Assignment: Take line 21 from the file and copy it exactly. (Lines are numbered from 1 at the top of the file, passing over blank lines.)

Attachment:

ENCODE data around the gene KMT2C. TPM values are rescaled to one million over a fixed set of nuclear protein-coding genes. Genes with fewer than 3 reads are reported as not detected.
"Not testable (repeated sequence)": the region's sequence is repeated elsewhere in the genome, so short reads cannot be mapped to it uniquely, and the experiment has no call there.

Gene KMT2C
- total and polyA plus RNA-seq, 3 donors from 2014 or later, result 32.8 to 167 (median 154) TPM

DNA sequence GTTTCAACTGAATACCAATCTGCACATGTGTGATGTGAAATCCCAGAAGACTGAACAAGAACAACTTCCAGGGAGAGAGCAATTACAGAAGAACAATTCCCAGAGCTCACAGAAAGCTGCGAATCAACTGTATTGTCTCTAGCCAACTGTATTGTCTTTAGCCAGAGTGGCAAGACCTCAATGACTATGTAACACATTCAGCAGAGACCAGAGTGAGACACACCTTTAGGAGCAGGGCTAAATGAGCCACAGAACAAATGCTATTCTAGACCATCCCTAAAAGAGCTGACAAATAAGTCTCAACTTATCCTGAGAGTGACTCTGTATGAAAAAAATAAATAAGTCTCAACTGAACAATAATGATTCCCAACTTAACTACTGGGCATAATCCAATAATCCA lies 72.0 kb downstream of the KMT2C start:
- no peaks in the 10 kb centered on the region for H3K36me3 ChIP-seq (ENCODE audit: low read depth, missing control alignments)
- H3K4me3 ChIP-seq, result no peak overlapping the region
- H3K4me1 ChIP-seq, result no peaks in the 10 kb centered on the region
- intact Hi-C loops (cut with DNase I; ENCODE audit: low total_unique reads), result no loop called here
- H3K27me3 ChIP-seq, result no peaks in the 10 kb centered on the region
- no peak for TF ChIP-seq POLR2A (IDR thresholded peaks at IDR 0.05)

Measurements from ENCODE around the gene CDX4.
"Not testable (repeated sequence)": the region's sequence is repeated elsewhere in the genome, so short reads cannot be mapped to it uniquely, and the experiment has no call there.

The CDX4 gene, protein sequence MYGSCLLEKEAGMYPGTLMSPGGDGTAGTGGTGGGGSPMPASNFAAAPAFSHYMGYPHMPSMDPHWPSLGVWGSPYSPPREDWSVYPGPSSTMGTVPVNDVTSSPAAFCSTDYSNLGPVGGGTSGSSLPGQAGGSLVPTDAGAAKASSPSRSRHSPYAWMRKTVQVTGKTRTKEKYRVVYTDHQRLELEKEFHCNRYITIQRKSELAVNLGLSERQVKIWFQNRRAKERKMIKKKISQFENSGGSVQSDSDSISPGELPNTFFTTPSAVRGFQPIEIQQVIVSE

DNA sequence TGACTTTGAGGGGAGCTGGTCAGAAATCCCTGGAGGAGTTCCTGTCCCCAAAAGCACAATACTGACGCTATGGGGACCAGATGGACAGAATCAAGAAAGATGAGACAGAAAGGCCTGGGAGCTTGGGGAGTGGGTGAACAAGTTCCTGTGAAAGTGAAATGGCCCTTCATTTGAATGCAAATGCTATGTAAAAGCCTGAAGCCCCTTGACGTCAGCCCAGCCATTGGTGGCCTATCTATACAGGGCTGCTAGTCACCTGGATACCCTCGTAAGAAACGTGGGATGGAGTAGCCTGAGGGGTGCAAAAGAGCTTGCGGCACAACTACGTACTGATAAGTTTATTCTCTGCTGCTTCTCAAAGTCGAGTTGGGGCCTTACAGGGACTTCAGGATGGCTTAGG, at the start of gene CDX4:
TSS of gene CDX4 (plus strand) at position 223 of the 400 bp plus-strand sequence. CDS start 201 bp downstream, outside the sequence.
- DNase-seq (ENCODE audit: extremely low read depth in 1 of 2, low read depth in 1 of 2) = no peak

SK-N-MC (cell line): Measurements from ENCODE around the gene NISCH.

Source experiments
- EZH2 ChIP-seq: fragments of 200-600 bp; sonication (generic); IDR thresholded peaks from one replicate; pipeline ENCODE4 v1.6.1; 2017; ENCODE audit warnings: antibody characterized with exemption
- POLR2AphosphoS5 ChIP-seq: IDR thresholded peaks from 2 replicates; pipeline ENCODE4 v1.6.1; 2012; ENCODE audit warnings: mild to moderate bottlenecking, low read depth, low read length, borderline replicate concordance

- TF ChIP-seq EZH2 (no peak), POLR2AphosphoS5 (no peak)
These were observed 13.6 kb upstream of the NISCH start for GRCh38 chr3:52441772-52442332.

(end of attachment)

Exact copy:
- POLR2AphosphoS5 ChIP-seq: IDR thresholded peaks from 2 replicates; pipeline ENCODE4 v1.6.1; 2012; ENCODE audit warnings: mild to moderate bottlenecking, low read depth, low read length, borderline replicate concordance